Rossi, John Baptist, St.
ROSSI, JOHN BAPTIST, ST.
Patron of diocesan clergy; b. Voltaggio (Genoa), February 22, 1698; d. Rome, May 23, 1764. John Baptist came of an impoverished family and was educated with the assistance of benefactors; his cousin brought him to Rome to continue his education at the Jesuit college. Although stricken with epilepsy, probably from too rigorous mortification while a student of philosophy and theology with the Dominicans, he was ordained by special dispensation on March 8, 1721. He did not exercise the powers of confessor, however, until 1738, but from then until his death he was regarded as an outstanding and popular priest. Concern for both the temporal and spiritual welfare of the poorer classes marked his life. He preached to the people in marketplaces, hospitals, prisons, military barracks—any place where the poor and needy would congregate. By 1731 he had established a refuge for abandoned children and later a hospice for the homeless. After succeeding to the canonry of his cousin at St. Mary in Cosmedin in 1737, he spent the bulk of his benefices supporting his charities. On his death, he was buried at the altar of the Blessed Virgin in the church of Trinità de' Pellegrini. By 1781 his cause had been introduced. Pius IX beatified him in 1860 and leo xiii raised him to the ranks of the saints on December 8, 1881. In 1965 his relics were translated to his new titular church in Rome.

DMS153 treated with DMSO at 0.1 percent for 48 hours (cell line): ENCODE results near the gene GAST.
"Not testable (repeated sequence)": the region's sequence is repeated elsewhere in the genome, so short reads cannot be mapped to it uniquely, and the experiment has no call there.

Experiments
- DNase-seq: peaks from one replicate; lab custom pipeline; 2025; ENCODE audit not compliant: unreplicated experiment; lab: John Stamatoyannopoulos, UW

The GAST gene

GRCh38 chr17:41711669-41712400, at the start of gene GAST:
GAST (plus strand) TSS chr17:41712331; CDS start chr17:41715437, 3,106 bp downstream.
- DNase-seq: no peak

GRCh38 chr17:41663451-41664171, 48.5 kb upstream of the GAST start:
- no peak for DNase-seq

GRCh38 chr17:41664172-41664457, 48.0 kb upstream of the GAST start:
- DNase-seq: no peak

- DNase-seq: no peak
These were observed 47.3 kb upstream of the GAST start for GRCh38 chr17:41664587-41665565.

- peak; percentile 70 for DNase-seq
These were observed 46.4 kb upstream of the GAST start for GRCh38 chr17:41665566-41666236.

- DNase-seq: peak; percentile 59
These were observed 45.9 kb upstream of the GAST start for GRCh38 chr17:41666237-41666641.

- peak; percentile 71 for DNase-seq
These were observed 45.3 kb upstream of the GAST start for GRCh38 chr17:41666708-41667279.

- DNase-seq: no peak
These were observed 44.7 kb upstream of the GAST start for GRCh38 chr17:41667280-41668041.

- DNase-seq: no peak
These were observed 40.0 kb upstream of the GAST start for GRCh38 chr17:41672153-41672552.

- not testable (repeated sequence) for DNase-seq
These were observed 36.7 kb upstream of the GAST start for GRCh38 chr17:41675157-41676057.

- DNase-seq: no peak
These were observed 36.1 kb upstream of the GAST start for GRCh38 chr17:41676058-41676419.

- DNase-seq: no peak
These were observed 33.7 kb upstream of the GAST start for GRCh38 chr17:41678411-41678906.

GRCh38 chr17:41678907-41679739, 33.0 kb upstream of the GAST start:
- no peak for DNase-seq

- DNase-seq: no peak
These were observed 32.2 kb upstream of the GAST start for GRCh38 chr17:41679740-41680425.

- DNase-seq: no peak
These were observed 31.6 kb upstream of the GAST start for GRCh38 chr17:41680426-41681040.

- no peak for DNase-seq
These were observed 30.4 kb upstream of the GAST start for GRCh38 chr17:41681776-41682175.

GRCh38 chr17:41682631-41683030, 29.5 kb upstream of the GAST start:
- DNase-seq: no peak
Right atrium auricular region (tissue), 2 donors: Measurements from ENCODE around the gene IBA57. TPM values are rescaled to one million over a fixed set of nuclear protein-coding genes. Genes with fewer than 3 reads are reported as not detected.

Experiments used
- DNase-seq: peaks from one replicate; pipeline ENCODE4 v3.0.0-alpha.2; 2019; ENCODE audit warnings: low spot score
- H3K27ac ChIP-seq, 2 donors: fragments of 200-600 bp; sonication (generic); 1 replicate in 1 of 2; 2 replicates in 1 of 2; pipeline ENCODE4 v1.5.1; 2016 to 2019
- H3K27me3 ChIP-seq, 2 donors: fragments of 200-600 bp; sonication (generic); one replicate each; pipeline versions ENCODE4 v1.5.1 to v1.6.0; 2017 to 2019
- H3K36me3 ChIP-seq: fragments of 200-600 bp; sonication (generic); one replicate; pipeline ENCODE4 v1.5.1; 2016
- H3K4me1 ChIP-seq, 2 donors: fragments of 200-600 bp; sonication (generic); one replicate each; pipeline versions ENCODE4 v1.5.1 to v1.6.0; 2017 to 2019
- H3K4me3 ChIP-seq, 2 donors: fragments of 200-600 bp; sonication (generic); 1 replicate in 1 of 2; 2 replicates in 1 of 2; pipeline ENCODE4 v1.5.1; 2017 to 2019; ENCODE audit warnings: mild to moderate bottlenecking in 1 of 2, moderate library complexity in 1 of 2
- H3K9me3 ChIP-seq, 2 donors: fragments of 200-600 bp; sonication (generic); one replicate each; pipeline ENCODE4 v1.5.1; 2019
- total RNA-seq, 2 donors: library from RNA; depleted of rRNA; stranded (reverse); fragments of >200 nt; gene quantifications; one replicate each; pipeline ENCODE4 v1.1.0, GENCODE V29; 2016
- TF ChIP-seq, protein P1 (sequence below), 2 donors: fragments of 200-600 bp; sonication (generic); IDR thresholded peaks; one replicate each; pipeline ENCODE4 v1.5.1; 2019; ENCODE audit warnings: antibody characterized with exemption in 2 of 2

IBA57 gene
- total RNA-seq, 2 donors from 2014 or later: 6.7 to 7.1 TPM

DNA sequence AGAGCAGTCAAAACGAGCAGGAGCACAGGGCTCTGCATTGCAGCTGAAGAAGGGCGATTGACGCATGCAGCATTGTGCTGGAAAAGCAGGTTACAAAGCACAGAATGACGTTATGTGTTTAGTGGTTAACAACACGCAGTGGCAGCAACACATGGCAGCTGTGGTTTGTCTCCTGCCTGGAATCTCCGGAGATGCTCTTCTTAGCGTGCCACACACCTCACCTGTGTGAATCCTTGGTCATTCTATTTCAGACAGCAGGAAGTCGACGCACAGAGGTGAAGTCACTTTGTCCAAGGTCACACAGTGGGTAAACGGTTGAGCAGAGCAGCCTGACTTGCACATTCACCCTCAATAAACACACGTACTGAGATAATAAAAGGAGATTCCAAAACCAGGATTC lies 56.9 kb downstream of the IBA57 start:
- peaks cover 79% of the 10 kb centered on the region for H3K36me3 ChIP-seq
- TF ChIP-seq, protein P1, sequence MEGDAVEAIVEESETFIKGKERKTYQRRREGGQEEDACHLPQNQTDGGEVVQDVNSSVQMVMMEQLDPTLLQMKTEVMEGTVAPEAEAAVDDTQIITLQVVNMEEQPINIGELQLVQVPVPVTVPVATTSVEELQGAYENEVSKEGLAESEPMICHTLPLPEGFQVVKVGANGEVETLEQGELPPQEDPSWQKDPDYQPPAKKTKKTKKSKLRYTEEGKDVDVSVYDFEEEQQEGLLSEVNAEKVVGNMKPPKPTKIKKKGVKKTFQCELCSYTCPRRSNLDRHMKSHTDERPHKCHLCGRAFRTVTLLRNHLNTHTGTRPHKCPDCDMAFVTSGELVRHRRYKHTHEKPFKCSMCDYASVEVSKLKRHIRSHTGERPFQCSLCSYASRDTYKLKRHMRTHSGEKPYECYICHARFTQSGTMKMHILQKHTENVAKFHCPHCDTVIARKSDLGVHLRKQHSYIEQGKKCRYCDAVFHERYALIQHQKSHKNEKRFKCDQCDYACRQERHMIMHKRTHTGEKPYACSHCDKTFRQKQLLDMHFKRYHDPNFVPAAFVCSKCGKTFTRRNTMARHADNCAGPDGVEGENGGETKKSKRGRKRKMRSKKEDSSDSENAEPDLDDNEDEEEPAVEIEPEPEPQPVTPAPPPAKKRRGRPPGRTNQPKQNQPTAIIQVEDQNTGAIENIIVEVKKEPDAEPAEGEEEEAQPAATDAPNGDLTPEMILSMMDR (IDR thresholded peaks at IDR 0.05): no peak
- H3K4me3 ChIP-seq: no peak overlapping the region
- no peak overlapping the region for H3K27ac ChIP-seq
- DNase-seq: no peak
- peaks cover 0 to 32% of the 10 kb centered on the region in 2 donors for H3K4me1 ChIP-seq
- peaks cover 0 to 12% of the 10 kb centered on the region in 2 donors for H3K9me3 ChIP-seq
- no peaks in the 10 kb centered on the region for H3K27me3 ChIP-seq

Feast: May 23.
Bibliography: f. baumann, Lexikon für Theologie und Kirche, ed. j. hofer and k. rahner, 10 v. (2d, new ed. Freiburg 1957–65) 9:58. a. butler, The Lives of the Saints, ed. h. thurston and d. attwater, 4 v. (New York 1956) 2:379–381.
[p. d. smith]